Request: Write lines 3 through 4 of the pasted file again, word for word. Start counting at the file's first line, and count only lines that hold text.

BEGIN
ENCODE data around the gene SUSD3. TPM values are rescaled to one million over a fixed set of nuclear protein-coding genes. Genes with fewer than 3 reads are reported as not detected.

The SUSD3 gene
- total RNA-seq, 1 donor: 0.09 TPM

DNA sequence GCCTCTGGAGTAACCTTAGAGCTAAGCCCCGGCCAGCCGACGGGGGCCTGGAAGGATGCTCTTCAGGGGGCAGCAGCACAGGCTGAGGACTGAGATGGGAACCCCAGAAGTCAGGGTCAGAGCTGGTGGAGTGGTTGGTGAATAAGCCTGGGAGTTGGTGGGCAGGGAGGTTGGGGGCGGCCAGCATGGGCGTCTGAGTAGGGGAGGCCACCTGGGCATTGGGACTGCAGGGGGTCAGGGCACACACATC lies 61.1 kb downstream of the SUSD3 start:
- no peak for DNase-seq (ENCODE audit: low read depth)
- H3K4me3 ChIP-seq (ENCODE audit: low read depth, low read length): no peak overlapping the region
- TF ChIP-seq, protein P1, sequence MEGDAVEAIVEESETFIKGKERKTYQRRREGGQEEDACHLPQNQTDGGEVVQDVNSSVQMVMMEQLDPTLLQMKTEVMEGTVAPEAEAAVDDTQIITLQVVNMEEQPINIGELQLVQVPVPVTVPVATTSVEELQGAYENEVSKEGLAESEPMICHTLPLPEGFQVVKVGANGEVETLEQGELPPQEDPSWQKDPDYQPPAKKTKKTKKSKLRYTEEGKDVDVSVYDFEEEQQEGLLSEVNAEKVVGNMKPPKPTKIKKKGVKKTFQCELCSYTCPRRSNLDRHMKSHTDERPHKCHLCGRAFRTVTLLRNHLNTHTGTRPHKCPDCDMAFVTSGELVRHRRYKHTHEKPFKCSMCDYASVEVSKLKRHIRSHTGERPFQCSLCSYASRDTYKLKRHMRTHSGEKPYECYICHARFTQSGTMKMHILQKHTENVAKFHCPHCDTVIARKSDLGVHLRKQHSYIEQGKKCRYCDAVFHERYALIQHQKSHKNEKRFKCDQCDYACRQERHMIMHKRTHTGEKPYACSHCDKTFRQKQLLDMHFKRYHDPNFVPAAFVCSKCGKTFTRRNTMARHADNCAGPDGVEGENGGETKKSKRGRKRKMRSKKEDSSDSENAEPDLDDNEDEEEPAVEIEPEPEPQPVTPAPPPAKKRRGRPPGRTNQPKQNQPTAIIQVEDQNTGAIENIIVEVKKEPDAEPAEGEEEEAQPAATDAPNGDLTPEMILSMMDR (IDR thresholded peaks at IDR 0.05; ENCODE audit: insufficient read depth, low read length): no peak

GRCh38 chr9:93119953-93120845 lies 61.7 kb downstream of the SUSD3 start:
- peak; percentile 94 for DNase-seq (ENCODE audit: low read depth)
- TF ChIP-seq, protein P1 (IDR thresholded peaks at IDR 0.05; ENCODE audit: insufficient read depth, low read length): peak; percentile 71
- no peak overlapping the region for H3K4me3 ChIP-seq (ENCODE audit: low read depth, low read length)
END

- total RNA-seq, 1 donor: 0.09 TPM

DNA sequence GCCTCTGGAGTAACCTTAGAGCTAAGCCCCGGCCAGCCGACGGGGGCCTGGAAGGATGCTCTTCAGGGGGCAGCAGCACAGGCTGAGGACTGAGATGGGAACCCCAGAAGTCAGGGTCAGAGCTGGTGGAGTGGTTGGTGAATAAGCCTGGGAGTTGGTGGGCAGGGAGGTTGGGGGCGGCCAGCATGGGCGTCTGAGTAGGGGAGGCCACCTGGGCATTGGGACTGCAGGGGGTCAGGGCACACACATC lies 61.1 kb downstream of the SUSD3 start: